Rotating your dog’s chew toys helps tremendously:  have a variety of choices out at all times for them, but the more frequently you take some out of reach and replace them with toys they have seen in a bit, the better.   My dogs only have about 1/3 of all of their toys available to them.  Every few days I swap them out.  That which was old is new (and interesting) again. When I had Cody as a foster, I would swap out the toys every few hours.

Adolescence is tough, more so than when they were puppies. Your dog is capable of massive amounts of energy.  They have the size and the speed now.  Invest in a good whiskey, a good sense of humor, and a good plan of action, and you will get through this.

E=MC2   The equation for how much damage your dog will be doing during their "precious" teenage phase.

E=MC2 The equation for how much damage your dog will be doing during their “precious” teenage phase.



Kerry Stack
Darwin Dogs
Dog Training in Cleveland, Ohio



Why Dogs Should Be Thought of as Food

Eating is not merely a material pleasure. Eating well gives a spectacular joy to life and contributes immensely to goodwill and happy companionship. It is of great importance to the morale.

Elsa Schiaparelli

file4511240703908Dogs as food. Still with me?  Wondering if I’ve gone off the deep end?  Hear me out. Let me spell out the lessons I learned as a child, and am currently teaching my children, about food. I guarantee that by the end of this blog, I will have you thinking of dogs as food.  Trust me.

Make Sure Your Eyes Aren’t Bigger Than Your Stomach


Take only what you can eat.  If only people treated dogs the same way.  I personally have a problem with this. If I were talking about food, I’d be an over eater.  If we were talking about animals, specifically dogs, I’d be an animal hoarder.  Because I know I can save this one.  I know I can get this one a home.  But they’re going to euthanize him! What’s one more?  I had to set hard, fast limits.  Two dogs, two cats.  As quoth the raven: nevermore.  Bring home only what you can care for.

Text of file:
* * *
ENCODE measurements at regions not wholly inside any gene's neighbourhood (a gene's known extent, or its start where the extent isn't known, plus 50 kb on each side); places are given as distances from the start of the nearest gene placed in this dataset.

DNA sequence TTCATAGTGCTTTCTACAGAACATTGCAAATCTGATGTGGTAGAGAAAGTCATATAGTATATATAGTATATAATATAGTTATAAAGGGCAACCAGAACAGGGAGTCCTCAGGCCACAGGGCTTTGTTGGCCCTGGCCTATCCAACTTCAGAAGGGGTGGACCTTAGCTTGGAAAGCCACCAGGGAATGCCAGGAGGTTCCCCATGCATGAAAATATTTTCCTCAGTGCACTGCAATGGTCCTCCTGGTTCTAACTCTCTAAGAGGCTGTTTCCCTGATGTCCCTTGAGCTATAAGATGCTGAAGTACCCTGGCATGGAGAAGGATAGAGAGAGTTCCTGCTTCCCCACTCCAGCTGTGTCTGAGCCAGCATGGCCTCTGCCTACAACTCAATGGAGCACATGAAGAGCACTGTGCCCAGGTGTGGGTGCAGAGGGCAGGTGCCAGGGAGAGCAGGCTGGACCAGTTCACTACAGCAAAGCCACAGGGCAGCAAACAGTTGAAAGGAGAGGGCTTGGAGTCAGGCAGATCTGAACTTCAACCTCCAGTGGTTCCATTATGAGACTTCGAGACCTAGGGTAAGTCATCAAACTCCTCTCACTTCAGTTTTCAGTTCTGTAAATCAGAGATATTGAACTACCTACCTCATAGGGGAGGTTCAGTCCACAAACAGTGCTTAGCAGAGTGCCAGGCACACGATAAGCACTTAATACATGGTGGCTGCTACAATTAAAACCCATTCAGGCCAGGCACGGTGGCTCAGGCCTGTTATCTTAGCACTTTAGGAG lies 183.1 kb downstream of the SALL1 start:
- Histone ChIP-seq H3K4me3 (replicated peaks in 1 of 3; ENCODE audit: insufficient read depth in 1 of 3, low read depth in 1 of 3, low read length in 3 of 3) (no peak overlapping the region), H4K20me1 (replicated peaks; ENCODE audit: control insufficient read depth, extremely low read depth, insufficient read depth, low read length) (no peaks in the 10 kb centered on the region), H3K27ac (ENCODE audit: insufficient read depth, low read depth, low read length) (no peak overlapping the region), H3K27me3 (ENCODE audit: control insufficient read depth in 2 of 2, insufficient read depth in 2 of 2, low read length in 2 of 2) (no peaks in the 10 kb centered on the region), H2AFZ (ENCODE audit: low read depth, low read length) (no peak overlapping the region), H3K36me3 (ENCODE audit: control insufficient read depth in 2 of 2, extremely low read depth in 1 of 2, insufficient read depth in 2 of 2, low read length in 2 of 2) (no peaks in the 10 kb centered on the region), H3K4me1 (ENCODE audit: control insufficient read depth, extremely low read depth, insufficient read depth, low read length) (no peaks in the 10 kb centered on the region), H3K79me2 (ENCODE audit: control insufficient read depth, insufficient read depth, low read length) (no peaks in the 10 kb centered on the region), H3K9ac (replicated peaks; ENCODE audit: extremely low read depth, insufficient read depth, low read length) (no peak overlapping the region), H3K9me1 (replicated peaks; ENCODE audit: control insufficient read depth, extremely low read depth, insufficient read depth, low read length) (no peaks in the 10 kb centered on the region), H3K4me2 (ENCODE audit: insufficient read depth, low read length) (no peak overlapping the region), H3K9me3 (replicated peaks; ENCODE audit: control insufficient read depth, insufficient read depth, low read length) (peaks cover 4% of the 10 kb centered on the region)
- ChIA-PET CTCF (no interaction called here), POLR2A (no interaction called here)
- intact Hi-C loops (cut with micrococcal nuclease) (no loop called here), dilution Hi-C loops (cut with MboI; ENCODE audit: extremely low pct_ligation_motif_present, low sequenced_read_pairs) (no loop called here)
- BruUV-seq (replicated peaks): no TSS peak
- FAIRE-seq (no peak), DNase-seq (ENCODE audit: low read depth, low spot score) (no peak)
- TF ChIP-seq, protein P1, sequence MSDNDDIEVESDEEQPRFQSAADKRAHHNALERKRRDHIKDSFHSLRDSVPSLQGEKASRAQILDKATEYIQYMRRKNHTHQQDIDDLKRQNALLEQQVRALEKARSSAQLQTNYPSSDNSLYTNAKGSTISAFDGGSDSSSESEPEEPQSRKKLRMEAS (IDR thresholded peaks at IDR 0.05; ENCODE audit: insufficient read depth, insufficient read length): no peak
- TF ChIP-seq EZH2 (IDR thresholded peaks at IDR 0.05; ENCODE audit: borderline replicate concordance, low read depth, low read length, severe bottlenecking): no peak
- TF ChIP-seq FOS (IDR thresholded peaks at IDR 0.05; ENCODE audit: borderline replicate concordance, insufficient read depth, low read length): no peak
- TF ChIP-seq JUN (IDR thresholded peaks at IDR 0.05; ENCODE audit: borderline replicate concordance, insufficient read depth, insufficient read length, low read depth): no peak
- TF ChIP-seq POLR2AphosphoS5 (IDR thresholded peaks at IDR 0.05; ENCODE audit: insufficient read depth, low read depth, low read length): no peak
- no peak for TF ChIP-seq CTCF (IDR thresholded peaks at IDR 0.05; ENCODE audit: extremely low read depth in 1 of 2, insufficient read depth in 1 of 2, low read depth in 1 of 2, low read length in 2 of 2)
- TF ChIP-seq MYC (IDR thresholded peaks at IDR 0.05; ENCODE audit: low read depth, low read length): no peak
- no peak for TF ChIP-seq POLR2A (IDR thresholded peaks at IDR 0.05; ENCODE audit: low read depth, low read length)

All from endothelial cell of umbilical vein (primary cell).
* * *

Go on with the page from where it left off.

Don’t Throw Food Away/Don’t Waste Food

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I see this all the time.  You think you want to eat that second piece of meatloaf, but then halfway through, decide you didn’t really want it at all.  So it gets dumped into the garbage.  Sound familiar?  You thought you wanted that adorable little puppy. The designer dog that looked so cute. Only now it’s full grown, and well, just not as cute/fun/well-behaved as you originally thought.  So you throw it away. Off to the dumpster shelter it goes, where depending upon the dog’s breed, it can have as little as a 1 in 600 chance of making it out alive.  So make sure you really want it before you take it.

Don’t Toy With Your Food


It’s not a toy.  Your mashed potatoes aren’t Play-Doh.  Your peas aren’t marbles.  Your dog isn’t here for your amusement.  Yes, play with your dog.  Romp with your dog. Have fun with your dog.  But if only one of you is playing/romping/having fun, then you are doing it wrong.  Your dog is not meant to endure every last whim that comes upon you or your children.  I’ll never forget when I was about 4 years old, my much, much older (had to point it out) cousin Diane came over with her boyfriend and his dog, a huge beast of a Lab.  Probably the largest dog I’d ever seen.  Someone commented that the dog was large enough to ride.  I took it literally, so I tried.  And got a smack up the side of my head.  Lesson learned.  Don’t ride dogs.

There Are People Starving


We should respect food because there isn’t always enough to go around.  We were all taught this as children.  Wouldn’t it be wonderful if dogs and food had the same universal availability?  Plenty to go around, no one left wanting, but nobody taking it for granted.  The more readily available something is, the less something is worth.  Water, for instance.  I live right on Lake Erie, so water is something I’ve never had to consider.  It’s just there.  But that’s not how the rest of the world may think of it.  We have too many dogs, not enough homes. Therefore, less value is placed on the individual dog because, well, we can always get another.  Dogs shouldn’t be squandered anymore than food.

Now stop and think about some of the best quotes about food: